Day 6 - This is what most of you ("you" being the few that are reading) have been waiting for: this was the morning that Davean & I left for our hike up Mt. Celaque - the tallest mountain in Honduras atop which I had some surprises planned for her. Being the inexperienced campers and hikers that we are, we each had our backpacks stuffed with mostly our sleeping bags along with minimal clothes, snacks, and other belongings. I can't forget that we each had a bottle of water - our only water to last us for two days. Getting there was interesting as we had to get up early and take 3 different buses along the way. The first bus we took was more or less your typical charter bus minus a couple small amenities. It was a painful ride as I really, really, had to pee - worse than I've had to in a very long time. Please understand I am not exaggerating; I mean serious business when I talk about urinating in a public forum. After what seemed like an eternity (maybe a couple of hours) we finally made our first stop in La Entrada. Where we stopped was a small area in which several different buses made their stops, crowded with tourists and travelers. Naturally, there were also a lot of different shops and vendors. Lots of vendors. Even literally inside of already crowded buses. After we arrived we went inside of a makeshift convenience store whose owners were kind enough to let me use their private restroom (a broken toilet that thankfully I didn't have to sit on) and as a thank-you I purchased a Snickers bar. Next we wound up hopping on a large passenger van and sitting together in the front seat with the driver. In spite of being repeatedly hit in the head by the children of the very large family behind us I was tired enough at that point to fall half-asleep. Our next stop was Santa Rosa - a much nicer town but otherwise much the same in terms of their communal bus stop/marketplace. This time we wound up packed like sardines on an old school bus where we shared a seat with a strange man. All we could do was stay as close to each other as possible. For me it was a little bit overwhelming to be surrounded by so much chatter up close in a language I didn't understand. Eventually we arrived in Gracias - a small town at the foot of Celaque. I ordered a fried chicken meal at a restaurant nearby which really turned out to be cole slaw with a few small pieces of fried chicken. Then after awhile we found a moto taxi to take us uphill a long distance to the visitors center (which supposedly they don't do, except they must've felt sorry for us American tourists). By "visitors center" I really mean a big empty room with no restrooms or concessions.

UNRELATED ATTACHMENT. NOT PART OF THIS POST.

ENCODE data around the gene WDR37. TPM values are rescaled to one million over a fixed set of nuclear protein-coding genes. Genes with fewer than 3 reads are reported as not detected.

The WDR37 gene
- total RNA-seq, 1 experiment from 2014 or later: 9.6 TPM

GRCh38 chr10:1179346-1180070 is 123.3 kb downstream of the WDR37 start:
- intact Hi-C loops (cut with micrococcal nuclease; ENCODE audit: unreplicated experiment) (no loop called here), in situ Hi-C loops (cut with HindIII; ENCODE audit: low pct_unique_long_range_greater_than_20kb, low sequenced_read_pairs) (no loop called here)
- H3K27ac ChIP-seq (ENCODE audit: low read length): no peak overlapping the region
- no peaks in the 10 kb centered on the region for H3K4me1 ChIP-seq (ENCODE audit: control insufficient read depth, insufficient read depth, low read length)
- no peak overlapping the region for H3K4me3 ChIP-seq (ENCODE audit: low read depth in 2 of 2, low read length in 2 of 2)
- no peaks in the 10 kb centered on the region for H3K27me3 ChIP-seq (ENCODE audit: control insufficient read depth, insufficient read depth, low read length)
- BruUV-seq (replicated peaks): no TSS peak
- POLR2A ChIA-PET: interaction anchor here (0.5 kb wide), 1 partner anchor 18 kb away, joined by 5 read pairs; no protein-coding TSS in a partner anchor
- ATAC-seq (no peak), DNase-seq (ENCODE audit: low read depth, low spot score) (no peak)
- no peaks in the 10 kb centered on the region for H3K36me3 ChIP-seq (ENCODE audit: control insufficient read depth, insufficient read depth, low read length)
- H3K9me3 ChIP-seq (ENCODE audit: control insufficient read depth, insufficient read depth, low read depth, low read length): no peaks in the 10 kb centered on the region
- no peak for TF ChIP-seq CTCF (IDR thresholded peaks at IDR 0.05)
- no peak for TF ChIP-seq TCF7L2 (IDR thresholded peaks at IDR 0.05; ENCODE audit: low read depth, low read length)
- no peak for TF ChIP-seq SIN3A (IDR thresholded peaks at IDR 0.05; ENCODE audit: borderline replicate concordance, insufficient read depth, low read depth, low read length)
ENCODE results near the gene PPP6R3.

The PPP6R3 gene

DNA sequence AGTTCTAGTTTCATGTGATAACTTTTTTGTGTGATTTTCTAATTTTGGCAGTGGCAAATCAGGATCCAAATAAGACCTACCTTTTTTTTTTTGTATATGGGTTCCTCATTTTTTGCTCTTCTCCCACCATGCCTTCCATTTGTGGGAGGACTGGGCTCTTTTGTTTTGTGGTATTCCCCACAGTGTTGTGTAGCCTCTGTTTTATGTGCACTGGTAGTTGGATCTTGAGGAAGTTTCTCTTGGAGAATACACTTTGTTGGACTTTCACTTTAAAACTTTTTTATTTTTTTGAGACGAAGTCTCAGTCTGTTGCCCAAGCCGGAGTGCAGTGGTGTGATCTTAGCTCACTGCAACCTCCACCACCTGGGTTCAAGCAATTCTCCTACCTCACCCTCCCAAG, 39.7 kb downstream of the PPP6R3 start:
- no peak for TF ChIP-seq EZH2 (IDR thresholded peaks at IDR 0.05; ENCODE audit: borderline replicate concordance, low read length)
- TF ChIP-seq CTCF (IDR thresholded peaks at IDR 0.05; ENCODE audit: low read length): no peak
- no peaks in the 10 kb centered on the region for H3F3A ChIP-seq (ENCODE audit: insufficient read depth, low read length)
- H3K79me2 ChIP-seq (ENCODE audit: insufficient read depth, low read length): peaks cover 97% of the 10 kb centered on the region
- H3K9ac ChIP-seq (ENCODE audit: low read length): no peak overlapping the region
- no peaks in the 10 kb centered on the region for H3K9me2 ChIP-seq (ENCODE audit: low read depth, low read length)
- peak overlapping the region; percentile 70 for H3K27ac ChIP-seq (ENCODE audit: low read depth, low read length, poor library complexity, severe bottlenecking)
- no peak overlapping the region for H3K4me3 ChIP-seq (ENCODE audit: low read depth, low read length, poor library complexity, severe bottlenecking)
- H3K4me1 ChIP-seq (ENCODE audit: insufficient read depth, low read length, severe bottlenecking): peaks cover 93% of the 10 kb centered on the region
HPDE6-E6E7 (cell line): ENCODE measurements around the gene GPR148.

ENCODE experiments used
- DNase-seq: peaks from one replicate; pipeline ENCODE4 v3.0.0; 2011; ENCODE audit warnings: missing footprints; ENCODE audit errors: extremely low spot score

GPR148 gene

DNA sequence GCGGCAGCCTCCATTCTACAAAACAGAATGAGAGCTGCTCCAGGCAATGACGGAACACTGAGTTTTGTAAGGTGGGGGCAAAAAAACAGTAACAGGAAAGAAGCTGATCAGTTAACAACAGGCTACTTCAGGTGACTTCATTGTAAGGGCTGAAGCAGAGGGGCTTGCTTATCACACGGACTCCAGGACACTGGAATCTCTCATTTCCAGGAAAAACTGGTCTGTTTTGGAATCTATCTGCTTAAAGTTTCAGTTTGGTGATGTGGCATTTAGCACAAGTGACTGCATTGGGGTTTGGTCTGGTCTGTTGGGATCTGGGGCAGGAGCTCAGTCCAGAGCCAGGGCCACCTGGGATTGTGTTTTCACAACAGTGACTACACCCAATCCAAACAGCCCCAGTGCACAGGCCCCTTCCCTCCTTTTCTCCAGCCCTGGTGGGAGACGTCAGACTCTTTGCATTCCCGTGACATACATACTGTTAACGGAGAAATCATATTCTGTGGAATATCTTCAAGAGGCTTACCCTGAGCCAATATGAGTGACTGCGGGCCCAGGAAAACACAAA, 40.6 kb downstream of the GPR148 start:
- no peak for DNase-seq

Then things became eventful as we began our over 9,000 ft. hike up the mountain. We actually had a very good start and enjoyed the initial exercise along with the beautiful scenic scenery. In fact, we made it to our camp much earlier than expected. At that point, we determined based on the map that we would surely make it to the next camp on the way up the mountain before sunset, making our return the next day much earlier than anticipated. Unfortunately, oxygen sickness began to set in as the climb became almost completely vertical. As exhausted as I was, Davean was even more exhausted and frustrated over that fact along with it almost being dusk. Thus, the decision was made to stop for the night on the trail where we were at v. risking to go further in the dark (and I do mean "dark" - there's not much you can do for light at night when you're crawling on all fours up a mountain). We were forced to find one spot to lay down at where we didn't think we would slide down the mountain, and as you'd expect, it was not a comfortable spot at all. The rest of the night was spent trying to sleep and stay warm. Then it began raining. Hard. Picture a torrential downpour you'd expect in the middle of a rainforest. It was basically just like that. Thankfully I had a waterproof sleeping bag and was mostly protected. She, on the other than, was not so fortunate as her sleeping bag was being rained in. She began to shiver and feel feverish so eventually I squeezed her inside of my sleeping bag with me to keep her warm, using her sleeping bag to cover our heads. She was able to sleep for at least a couple of hours. I don't know that I was that lucky, but the important thing is that we survived and that we had a story to tell.